When the floods came


When the Floods Came – Clare Morrall

First things first I’mma eat your brains – wait, that’s Nicki, I’m not gonna do that… First things first I’m going to thank Bookbridgr and Hodder and Staughton books for sending this to me. Second I’m going to draw your attention to how pretty this cover is and third, I’m going to tell you all about this book cos reading it was a bit of an adventure. Also the posting of this was kinda appropriate cos Storm Angus was raging and my local Asda got flooded just when I needed a lightbulb.

For 22-year-old Roza Polanski, life with her family in their isolated tower block is relatively comfortable. She’s safe, happy enough. But when a stranger called Aashay Kent arrives, everything changes. At first he’s a welcome addition, his magnetism drawing the Polanskis out of their shells, promising an alternative to a lonely existence. But Roza can’t shake the feeling that there’s more to Aashay than he’s letting on. Is there more to life beyond their isolated bubble? Is it true that children are being kidnapped? And what will it cost to find out?

So basic premise, in what is one of the more believable dystopian futures, the earth has been ravished by extreme weather and a horrible disease which has wiped out almost everyone, apart from the anti social and the immune, Roza and her family are immune and are pretty much the only people left alive in Birmingham after most of the rest of the UK decided to move to Brighton. I don’t blame them, Brighton is wonderful! Though there is a serious lack of affordable housing, so I hope that in this dystopian future there was a bit more housing to go around. Anyway, Roza and her family hang out in Birmingham avoiding the awful weather, being suspicious whenever they cross paths with another human and working from home using whats left of the internet, which apparently can continue without the aid of engineers or people in IT. She also spends her time skyping a chap called Hector who lives in Brighton and who she intends to marry (they met online, its like Tinder but way more serious) because the disease wiped out almost everyone and very few fertile people are left so marrying random people you meet on the internet and procreating with them is pretty much the only way the humans can continue to exist. The government insist on it actually. This fact, as alluded to in the blurb, is also the reason why so many children do keep disappearing and why Roza’s parents are so right to be wary of any other people they come across.


Indeed they are Nick Miller. Indeed they are. Especially child stealing ones. Overall, I really enjoyed this. It was a believable dystopia, if there is such a thing, but it was also a great story. There was a lot of intricate world building which is always welcome when describing a futuristic world where things have gone horribly wrong. My only real beef (or tofu for the non meat eaters out there) with the narration is that there was a tendency for the story to go off on a tangent and meander its way back to the original point, by which time I was like, wait… why was that important again?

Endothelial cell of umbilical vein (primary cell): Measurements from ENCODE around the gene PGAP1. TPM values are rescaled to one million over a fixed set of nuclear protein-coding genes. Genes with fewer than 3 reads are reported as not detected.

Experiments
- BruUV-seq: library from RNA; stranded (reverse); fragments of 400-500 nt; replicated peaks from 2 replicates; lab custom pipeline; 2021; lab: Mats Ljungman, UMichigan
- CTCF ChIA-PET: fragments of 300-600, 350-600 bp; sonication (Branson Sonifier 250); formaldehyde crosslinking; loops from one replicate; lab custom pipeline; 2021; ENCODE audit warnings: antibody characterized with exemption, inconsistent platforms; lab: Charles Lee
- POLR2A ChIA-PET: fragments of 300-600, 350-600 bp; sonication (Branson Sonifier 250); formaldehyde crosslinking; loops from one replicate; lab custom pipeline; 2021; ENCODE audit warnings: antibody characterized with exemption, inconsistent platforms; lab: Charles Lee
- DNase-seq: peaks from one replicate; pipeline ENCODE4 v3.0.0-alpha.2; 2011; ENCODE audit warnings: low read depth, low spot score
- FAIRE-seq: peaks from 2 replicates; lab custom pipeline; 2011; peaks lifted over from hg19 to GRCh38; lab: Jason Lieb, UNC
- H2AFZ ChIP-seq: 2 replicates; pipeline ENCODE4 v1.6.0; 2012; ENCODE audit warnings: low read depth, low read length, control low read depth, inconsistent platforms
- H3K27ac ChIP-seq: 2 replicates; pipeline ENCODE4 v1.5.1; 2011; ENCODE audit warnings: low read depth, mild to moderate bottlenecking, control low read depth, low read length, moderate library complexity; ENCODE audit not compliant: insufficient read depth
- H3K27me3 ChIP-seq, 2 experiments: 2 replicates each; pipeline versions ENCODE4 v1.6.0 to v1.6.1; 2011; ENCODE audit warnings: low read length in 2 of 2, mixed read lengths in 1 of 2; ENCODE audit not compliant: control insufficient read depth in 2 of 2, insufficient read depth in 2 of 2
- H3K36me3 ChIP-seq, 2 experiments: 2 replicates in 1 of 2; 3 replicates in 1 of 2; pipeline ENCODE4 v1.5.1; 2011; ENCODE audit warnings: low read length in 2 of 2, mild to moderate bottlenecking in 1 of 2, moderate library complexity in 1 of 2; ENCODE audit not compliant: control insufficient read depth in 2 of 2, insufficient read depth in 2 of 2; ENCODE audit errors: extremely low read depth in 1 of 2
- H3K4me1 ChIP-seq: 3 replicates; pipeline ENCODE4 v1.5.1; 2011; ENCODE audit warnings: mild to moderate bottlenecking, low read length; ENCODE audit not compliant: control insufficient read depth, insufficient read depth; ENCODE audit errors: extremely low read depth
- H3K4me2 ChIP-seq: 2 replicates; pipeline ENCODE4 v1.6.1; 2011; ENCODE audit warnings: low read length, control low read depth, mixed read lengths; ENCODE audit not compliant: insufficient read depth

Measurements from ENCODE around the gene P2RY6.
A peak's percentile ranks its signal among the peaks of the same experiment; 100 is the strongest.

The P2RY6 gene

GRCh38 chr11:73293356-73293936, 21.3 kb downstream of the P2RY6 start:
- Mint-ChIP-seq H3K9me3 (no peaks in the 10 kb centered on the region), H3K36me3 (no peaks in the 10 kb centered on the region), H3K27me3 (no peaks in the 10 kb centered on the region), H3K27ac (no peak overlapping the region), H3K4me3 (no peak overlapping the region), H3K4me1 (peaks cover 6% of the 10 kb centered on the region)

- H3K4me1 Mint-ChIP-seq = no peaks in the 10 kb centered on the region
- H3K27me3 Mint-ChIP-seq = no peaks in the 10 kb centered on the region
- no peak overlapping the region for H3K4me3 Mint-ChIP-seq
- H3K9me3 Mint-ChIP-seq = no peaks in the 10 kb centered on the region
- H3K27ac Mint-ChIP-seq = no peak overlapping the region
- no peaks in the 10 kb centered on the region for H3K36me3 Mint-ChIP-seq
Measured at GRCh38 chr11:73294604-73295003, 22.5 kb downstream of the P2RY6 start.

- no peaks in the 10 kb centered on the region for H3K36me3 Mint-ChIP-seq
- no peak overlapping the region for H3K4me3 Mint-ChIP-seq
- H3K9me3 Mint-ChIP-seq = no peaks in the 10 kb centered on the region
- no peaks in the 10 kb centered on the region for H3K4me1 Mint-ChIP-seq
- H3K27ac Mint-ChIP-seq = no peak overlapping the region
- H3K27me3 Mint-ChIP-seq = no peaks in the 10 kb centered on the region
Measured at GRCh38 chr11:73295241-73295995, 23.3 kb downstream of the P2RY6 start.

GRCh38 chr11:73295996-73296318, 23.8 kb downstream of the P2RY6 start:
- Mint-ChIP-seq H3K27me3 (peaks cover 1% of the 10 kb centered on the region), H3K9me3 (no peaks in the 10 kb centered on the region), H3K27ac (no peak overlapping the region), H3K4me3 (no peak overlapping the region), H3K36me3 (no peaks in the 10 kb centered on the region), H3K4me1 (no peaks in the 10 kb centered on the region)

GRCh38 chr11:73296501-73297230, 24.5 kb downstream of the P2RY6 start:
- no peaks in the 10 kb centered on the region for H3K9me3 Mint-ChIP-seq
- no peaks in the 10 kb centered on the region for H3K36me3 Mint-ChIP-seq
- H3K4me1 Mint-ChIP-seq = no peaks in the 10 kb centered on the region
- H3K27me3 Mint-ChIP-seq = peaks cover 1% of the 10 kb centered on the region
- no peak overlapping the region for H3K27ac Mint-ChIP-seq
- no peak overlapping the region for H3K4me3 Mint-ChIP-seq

This was definitely a slow burner, but its one of those delicious ones that you don’t mind waiting for because the scenic route is just so nicely done. Usually when you read a futuristic dystopia its all ACTION ACTION ACTION like Bruce Willis might as well be wearing a vest, packing weapons and reading the whole thing to you very loudly, this was much softer, it allowed you to get really immersed and the meandering nature of the narration allowed me to get to know Roza and her family and the world in which they’ve found themselves before the intensity of the story really began. I think the pacing is one of the key things about this book that made it so enjoyable, dystopias are usually so intense, so it was nice to be eased in gently with this.

I don’t know if its just because the protagonist is called Roza, but I pictured Aashay to look like Pimento from Brooklyn 99…


Overall, this is an interesting and imaginative story, though similar in places to Children of Men, and is very well executed. The main thing for me with this was that this was completely viable! Without wanting to get preachy or political, the weather is getting a tad cray on this planet and its all down to the way we look after it and honestly, who is to say that random extreme weather patterns won’t at some point in the future cause the mass of destruction seen in this book? How do we know that weird mutated viruses won’t decimate the planet?!

Wow, what a cheery note to end on….


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